Alternatively, the trig 206 may generate one or more events for additional actors so as to collect all the parameters needed by application 112 a prior to communicating with the actor 204. In this alternative, the trig 206 would pass all of the needed parameters to the actor 204 such that the actor 204 may establish a connection with servlet 114 a without needing to wait for any additional parameters. In another alternative, the trig 206 may simply pass parameters to the actor 204 indicating which parameters are needed by application 112 a. In this alternative, the actor 204 may communicate with any additional actors for gathering all of the parameters needed by application 112 a prior to establishing a connection with servlet 114 a. In a further alternative, the trig 206 may simply pass a parameter indicating that the actor 204 is to establish a connection with servlet 114 a. Upon establishing a connection with servlet 114 a, the actor 204 may receive a request for one or more parameters. The actor 204 may communicate with any additional actors for gathering all of the requested parameters and supply the parameters to application 112 a via servlet 114 a.

Upon the actor 204 receiving all of the parameters needed for application 112 a, the actor 204 may establish a connection with servlet 114 a using a URL or other unique identifier. The actor 204 may relay the parameters needed by application 112 a to servlet 114 a, which may then establish an instance of application 112 a in accordance with the parameters provided. Servlet 114 a may return the results of the instance of application 112 a to the actor 204. In the example of application 112 a generating a map showing the location of a handset, a bitmap image may be returned to the actor 204. The actor 204 may relay the results to the trig 206 or another trig to be displayed on the BREW handset 202.

The embodiment described above provides a unique shift from typical BREW handset implementations and typical Java-based MSOA solutions. This shift is particularly shown to occur at the interface between a handset and a Java servlet 114. In accordance with the description of FIG. 1 above, when looking at a single J2ME handset 104 there is a one-to-one relationship between midlets 116 and applications 112 executed on the J2ME handset 104 and a one-to-one relationship between midlets 116 and servlets 114. Typical BREW handsets may implement a plurality of applications with a trig and an actor pair defining the display and implementation of each application. When looking at a typical BREW handset there is a one-to-one relationship between trigs and actors and a one-to-one relationship between actors and applications implemented on the typical BREW handset. In accordance with the embodiment described above, a single actor 204 may communicate with a plurality of trigs 206. Further, the single actor may communicate with a plurality of servlets 114. When looking at the BREW handset 202 described above, there is a many-to-one relationship between trigs 206 and the actor 204 and a one-to-many relationship between the actor 204 and servlets 114. The actor 204 in the BREW handset 202 improves on typical BREW handsets by enabling communication with a MSOA 102 through the Java servlets 114. The actor 204 also improves on the MSOA 102 by only requiring one actor 204 to enable the communication between the BREW handset 202 and the plurality of Java servlets 114, rather than having a separate actor for each servlet 114.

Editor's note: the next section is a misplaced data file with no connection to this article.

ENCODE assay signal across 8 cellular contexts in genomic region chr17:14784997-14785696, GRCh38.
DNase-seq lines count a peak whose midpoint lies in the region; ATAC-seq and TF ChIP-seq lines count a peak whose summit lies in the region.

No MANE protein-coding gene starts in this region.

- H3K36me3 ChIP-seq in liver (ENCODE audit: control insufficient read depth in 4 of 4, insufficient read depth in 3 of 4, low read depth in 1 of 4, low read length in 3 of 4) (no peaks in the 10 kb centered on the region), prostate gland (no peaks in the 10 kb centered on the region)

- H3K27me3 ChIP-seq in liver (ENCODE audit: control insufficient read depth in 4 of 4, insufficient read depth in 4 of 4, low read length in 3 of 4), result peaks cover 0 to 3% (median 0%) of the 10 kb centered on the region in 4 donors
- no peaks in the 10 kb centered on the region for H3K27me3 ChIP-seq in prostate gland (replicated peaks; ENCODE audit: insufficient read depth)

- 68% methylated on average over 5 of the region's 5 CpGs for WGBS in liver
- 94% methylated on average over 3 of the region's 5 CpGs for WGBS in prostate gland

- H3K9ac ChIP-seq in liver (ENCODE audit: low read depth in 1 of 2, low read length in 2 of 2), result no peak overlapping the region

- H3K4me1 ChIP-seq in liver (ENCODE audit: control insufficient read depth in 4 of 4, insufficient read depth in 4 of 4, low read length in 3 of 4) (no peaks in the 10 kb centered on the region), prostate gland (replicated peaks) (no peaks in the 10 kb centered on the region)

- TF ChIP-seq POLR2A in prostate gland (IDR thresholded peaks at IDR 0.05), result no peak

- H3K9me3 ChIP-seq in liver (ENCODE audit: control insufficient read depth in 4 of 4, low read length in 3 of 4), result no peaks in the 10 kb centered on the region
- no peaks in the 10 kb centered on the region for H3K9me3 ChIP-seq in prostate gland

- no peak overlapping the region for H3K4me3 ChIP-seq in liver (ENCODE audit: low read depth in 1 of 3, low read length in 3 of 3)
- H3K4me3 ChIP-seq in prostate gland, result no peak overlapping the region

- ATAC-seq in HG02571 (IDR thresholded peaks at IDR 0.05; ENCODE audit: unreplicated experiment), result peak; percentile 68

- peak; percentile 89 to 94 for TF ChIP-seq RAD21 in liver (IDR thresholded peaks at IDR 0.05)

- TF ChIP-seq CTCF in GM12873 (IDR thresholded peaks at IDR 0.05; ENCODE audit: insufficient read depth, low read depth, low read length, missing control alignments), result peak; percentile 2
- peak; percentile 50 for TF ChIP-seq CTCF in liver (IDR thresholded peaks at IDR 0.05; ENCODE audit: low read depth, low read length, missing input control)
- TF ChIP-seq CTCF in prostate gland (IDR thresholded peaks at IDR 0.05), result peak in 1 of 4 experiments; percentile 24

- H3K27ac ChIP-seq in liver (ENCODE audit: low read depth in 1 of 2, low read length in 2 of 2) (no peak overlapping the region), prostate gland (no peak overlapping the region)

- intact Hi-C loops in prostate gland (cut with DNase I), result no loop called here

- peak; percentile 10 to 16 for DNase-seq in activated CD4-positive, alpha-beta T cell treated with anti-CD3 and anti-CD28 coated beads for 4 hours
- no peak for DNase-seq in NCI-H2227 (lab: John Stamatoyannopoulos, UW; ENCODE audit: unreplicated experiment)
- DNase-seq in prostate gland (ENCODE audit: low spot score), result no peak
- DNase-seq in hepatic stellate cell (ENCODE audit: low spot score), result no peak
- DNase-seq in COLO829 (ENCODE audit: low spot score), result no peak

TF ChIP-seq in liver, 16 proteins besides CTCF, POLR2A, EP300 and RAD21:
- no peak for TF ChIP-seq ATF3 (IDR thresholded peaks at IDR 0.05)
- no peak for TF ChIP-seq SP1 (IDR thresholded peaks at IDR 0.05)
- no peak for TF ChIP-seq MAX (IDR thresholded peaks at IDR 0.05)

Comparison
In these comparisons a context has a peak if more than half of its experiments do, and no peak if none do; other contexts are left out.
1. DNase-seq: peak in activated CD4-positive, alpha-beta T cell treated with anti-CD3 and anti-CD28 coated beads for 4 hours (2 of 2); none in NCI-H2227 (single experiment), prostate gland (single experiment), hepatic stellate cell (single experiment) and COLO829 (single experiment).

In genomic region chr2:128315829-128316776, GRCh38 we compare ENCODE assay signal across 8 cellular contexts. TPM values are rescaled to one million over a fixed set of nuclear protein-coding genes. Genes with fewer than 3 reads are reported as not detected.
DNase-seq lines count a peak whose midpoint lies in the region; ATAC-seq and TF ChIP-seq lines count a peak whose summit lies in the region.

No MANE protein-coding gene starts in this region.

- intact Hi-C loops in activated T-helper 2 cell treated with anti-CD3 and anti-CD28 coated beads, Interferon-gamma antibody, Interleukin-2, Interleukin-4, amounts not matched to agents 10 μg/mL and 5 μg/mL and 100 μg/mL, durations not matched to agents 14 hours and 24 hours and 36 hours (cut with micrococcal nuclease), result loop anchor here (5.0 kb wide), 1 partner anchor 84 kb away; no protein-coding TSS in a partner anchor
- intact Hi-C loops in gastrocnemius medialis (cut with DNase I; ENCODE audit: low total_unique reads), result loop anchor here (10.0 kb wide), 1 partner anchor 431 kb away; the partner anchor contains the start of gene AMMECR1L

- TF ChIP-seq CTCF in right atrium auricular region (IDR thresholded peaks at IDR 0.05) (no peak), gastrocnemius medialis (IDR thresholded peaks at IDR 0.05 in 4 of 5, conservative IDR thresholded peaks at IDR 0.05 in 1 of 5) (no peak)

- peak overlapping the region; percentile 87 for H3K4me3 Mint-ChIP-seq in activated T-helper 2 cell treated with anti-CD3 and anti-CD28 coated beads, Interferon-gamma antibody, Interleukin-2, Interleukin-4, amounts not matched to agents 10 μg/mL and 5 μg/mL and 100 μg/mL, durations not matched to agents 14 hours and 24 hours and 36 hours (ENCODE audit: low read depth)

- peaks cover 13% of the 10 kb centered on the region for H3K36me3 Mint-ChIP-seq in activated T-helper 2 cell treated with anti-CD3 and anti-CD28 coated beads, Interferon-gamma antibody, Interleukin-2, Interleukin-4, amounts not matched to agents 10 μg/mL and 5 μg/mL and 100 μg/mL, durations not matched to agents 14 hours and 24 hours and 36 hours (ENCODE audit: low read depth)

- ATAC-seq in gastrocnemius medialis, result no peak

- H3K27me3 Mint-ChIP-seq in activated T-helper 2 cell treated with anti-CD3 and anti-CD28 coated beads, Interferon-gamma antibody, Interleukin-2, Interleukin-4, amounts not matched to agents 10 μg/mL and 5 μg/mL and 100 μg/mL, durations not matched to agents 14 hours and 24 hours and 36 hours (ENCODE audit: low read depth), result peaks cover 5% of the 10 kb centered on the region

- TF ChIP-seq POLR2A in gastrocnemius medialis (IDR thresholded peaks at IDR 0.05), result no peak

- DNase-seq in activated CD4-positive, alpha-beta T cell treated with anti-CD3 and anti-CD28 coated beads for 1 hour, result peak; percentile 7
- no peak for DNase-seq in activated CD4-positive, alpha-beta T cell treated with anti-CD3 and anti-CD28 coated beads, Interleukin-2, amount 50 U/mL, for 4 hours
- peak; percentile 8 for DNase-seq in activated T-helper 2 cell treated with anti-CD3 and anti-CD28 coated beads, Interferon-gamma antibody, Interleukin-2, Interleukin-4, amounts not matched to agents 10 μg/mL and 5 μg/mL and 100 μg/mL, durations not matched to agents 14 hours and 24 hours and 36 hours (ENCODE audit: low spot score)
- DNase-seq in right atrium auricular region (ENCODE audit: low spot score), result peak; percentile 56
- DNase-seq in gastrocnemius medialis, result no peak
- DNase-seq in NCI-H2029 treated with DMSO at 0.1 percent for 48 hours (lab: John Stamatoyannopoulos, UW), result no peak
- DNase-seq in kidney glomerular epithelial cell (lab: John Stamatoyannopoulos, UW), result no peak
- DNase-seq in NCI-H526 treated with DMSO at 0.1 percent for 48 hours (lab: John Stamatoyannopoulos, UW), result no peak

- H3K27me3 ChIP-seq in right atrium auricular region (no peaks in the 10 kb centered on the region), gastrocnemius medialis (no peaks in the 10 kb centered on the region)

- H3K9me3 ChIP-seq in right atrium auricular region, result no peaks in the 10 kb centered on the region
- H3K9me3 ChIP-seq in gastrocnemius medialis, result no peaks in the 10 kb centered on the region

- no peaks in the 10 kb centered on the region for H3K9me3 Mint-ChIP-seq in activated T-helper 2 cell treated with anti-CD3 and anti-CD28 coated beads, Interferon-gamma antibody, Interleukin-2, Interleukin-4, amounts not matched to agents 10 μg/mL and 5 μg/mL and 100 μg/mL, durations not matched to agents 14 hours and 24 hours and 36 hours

Similar to the BREW handset 202, other devices may leverage the MSOA 102 through the servlets 114. As shown in FIG. 2, a set top box 208 may include an adaptor 210 for enabling communication with one or more of the Java servlets 114. Similar to the actor 204, the adaptor 210 may establish a connection with a servlet 114 and relay any parameters needed to establish an instance of one of the applications 112. The adaptor 210 may also relay the results of the application 112 to be displayed or otherwise used by the set top box 208. For example, the set top box 208 may display the results on a television or other display attached to the set top box 208.

FIG. 3 shows another embodiment for enabling BREW handsets and other devices to leverage the MSOA 102. As shown in FIG. 3, a BREW handset 302 and a set top box 308 are illustrated as communicating with the MSOA 102 through the applications 112. The BREW handset 302 may communicate with the MSOA 102 through an actor 304 that may be used to communicate with one or more applications 112. The interaction between the trig 306 and the actor 304 is similar to the interaction described in detail above between the trig 206 and the actor 204. The actor 304 may use one or more parameters passed by the trig 306 to establish a connection with the application 112 that is to be executed. Upon establishing a connection with the application 112, the actor 304 may relay any parameters needed by the application 112 and establish an instance of the application 112 in accordance with the parameters provided. The application 112 may return any results to the actor 304 which may then relay the results to the trig 306 to be displayed or otherwise used.